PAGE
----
Xbox Live among game services targeted by US and UK spy agencies
Read the NSA document: Exploiting Terrorist Use of Games & Virtual Environments
The Guardian, Monday 9 December 2013 18.26 EST
To the National Security Agency analyst writing a briefing to his superiors, the situation was clear: their current surveillance efforts were lacking something. The agency’s impressive arsenal of cable taps and sophisticated hacking attacks was not enough. What it really needed was a horde of undercover Orcs.
That vision of spycraft sparked a concerted drive by the NSA and its UK sister agency GCHQ to infiltrate the massive communities playing online games, according to secret documents disclosed by whistleblower Edward Snowden.
The agencies, the documents show, have built mass-collection capabilities against the Xbox Live console network, which has more than 48 million players. Real-life agents have been deployed into virtual realms, from those Orc hordes in World of Warcraft to the human avatars of Second Life. There were attempts, too, to recruit potential informants from the games’ tech-friendly users.
Online gaming is big business, attracting tens of millions of users worldwide who inhabit their digital worlds as make-believe characters, living and competing with the avatars of other players. What the intelligence agencies feared, however, was that among these clans of elves and goblins, terrorists were lurking.
The NSA document, written in 2008 and titled Exploiting Terrorist Use of Games & Virtual Environments, stressed the risk of leaving games communities under-monitored, describing them as a “target-rich communications network” where intelligence targets could “hide in plain sight”.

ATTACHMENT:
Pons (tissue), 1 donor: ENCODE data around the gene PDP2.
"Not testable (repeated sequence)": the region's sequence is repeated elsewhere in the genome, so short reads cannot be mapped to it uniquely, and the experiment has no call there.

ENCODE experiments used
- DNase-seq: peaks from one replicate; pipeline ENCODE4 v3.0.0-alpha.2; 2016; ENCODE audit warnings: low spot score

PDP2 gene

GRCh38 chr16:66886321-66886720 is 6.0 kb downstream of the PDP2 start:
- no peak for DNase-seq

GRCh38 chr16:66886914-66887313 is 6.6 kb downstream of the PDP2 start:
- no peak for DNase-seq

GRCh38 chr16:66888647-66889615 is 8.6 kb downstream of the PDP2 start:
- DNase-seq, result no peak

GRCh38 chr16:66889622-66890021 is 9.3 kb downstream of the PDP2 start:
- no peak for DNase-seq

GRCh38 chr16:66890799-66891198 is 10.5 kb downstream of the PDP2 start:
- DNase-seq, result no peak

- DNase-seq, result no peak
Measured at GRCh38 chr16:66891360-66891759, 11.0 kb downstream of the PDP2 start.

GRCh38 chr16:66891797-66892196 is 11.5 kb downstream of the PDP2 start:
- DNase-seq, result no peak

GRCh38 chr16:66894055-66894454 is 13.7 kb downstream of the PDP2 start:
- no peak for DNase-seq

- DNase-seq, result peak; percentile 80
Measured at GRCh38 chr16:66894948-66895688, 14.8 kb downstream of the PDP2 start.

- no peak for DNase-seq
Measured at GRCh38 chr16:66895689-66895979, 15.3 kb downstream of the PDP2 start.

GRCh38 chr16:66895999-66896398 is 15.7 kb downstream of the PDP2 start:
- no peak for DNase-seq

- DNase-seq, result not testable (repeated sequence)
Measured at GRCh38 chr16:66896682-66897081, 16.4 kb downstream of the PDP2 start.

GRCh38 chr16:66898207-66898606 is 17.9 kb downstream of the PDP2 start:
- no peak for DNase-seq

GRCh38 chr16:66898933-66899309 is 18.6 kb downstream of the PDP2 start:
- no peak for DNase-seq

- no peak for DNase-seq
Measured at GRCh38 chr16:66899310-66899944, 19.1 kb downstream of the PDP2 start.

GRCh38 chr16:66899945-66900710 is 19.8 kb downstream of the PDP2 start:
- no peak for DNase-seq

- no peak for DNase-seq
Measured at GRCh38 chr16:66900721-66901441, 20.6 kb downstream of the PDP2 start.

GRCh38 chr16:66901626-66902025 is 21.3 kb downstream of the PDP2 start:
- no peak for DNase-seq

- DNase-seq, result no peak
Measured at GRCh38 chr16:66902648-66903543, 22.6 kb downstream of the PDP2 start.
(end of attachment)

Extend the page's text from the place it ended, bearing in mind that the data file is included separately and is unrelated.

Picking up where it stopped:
Games, the analyst wrote, “are an opportunity!”. According to the briefing notes, so many different US intelligence agents were conducting operations inside games that a “deconfliction” group was required to ensure they weren’t spying on, or interfering with, each other.
If properly exploited, games could produce vast amounts of intelligence, according to the NSA document. They could be used as a window for hacking attacks, to build pictures of people’s social networks through “buddylists and interaction”, to make approaches by undercover agents, and to obtain target identifiers (such as profile photos), geolocation, and collection of communications.
The ability to extract communications from talk channels in games would be necessary, the NSA paper argued, because of the potential for them to be used to communicate anonymously: Second Life was enabling anonymous texts and planning to introduce voice calls, while game noticeboards could, it states, be used to share information on the web addresses of terrorism forums.
Given that gaming consoles often include voice headsets, video cameras, and other identifiers, the potential for joining together biometric information with activities was also an exciting one.
But the documents contain no indication that the surveillance ever foiled any terrorist plots, nor is there any clear evidence that terror groups were using the virtual communities to communicate as the intelligence agencies predicted.
The operations raise concerns about the privacy of gamers. It is unclear how the agencies accessed their data, or how many communications were collected. Nor is it clear how the NSA ensured that it was not monitoring innocent Americans whose identity and nationality may have been concealed behind their virtual avatar.